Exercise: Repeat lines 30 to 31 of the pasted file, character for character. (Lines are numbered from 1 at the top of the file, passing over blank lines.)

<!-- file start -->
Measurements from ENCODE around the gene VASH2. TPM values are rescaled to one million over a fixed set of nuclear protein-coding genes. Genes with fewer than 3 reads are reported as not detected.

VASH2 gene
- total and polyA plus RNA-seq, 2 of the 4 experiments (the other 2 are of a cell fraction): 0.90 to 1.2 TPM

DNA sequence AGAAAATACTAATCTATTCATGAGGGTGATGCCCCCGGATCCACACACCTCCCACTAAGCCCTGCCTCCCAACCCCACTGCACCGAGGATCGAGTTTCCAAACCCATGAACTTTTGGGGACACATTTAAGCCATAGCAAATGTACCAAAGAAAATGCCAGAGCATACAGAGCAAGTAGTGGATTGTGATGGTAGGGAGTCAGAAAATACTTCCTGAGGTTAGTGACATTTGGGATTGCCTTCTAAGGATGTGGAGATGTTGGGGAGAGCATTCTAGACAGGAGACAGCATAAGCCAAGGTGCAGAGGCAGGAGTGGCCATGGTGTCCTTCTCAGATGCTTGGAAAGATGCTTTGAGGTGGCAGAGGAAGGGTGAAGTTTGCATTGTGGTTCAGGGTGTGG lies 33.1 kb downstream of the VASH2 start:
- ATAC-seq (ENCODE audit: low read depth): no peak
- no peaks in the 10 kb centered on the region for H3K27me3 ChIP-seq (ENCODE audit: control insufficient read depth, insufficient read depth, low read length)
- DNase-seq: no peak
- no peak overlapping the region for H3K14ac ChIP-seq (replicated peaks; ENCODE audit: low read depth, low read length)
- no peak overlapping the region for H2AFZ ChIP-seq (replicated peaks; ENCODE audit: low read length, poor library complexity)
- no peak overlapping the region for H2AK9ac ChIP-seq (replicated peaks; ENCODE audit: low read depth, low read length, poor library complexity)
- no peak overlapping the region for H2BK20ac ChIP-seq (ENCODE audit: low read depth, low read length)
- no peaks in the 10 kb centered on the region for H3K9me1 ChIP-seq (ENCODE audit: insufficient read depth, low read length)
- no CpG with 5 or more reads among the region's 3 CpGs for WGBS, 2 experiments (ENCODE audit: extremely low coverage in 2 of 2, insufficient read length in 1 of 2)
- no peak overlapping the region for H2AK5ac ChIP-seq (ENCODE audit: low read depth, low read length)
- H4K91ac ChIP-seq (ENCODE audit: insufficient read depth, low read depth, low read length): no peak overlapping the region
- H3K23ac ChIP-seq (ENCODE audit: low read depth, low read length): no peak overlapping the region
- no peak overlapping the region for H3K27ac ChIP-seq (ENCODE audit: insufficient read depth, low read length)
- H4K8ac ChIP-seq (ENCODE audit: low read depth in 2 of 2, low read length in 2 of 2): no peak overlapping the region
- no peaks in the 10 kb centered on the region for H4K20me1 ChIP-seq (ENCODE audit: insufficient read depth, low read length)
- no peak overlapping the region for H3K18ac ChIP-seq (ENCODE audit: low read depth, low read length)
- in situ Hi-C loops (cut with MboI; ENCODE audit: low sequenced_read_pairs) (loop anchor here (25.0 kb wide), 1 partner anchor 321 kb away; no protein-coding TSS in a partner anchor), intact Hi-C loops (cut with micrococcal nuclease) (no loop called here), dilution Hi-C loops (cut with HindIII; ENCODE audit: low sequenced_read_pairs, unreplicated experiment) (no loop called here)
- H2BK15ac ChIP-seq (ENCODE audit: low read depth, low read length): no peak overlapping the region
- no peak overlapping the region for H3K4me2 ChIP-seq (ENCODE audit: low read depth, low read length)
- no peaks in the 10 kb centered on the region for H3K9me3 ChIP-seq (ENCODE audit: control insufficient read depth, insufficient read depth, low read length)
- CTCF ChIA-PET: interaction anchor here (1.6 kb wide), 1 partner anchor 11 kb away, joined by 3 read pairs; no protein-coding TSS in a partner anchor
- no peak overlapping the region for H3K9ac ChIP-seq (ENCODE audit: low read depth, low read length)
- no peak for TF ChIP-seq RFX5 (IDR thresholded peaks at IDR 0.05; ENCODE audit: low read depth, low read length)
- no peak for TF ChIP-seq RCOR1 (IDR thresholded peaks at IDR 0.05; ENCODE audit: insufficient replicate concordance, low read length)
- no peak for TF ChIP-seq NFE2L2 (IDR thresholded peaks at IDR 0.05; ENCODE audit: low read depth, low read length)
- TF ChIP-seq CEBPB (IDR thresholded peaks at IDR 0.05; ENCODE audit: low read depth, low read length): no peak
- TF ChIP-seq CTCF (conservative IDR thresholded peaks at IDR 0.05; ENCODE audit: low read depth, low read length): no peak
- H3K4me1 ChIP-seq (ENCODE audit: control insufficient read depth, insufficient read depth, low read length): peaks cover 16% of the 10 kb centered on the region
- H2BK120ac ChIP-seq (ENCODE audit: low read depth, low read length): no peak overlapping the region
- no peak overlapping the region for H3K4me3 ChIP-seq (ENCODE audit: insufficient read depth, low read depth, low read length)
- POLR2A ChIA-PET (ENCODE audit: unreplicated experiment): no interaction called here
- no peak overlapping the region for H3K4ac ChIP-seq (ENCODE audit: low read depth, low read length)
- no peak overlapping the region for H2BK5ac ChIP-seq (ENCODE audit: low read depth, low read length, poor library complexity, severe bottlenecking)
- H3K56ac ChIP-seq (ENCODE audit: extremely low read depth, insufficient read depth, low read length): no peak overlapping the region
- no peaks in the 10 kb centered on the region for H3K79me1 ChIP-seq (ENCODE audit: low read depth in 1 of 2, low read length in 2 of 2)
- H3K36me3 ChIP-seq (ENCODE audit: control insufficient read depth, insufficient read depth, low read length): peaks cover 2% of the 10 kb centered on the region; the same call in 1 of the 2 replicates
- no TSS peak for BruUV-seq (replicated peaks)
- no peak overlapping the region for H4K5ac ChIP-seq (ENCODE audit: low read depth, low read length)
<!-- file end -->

- TF ChIP-seq CEBPB (IDR thresholded peaks at IDR 0.05; ENCODE audit: low read depth, low read length): no peak
- TF ChIP-seq CTCF (conservative IDR thresholded peaks at IDR 0.05; ENCODE audit: low read depth, low read length): no peak